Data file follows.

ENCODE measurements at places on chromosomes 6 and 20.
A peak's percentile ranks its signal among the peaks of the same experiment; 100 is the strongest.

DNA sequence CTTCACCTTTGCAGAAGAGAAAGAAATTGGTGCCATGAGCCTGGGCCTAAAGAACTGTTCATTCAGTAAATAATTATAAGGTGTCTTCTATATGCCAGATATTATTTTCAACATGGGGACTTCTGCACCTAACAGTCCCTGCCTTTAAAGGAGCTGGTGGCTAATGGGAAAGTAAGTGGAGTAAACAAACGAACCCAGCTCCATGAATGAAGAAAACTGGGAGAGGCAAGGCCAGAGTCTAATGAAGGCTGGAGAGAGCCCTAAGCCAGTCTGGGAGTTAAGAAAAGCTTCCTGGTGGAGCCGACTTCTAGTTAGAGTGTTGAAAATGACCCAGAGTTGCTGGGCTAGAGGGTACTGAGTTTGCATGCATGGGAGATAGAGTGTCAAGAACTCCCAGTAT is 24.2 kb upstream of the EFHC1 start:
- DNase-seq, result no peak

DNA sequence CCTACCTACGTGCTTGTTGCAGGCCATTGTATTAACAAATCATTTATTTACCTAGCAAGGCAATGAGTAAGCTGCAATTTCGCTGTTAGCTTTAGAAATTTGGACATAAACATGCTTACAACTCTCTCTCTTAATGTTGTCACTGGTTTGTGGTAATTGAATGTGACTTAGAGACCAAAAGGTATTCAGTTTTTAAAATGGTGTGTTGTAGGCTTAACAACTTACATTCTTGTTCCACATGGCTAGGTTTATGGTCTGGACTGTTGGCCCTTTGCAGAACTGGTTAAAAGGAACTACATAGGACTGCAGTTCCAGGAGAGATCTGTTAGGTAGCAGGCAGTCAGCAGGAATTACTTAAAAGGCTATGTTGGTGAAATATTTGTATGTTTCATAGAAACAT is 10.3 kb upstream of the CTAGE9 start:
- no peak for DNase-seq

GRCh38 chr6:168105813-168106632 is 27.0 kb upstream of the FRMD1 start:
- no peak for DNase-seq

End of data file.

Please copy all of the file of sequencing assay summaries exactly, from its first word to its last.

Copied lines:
ENCODE measurements at places on chromosomes 6 and 20.
A peak's percentile ranks its signal among the peaks of the same experiment; 100 is the strongest.

DNA sequence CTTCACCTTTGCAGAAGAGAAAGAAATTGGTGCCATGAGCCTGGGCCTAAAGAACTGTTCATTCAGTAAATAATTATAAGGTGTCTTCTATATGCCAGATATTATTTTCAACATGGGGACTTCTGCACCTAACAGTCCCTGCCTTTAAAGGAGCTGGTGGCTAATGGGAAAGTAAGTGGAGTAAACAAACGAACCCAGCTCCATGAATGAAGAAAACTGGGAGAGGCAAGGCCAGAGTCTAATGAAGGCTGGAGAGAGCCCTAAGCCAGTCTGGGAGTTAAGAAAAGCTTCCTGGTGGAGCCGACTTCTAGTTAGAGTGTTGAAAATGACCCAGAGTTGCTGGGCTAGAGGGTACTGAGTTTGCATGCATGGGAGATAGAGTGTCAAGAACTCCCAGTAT is 24.2 kb upstream of the EFHC1 start:
- DNase-seq, result no peak

DNA sequence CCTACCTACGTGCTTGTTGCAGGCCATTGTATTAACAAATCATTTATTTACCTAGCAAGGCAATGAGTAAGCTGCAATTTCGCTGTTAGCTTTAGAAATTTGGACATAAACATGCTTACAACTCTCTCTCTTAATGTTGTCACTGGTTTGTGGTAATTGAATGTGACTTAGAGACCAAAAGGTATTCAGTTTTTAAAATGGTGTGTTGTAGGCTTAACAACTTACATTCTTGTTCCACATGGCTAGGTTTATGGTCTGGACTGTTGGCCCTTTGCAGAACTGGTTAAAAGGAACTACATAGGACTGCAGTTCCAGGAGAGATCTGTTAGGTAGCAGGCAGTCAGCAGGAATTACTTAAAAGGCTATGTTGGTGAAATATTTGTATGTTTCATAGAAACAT is 10.3 kb upstream of the CTAGE9 start:
- no peak for DNase-seq

GRCh38 chr6:168105813-168106632 is 27.0 kb upstream of the FRMD1 start:
- no peak for DNase-seq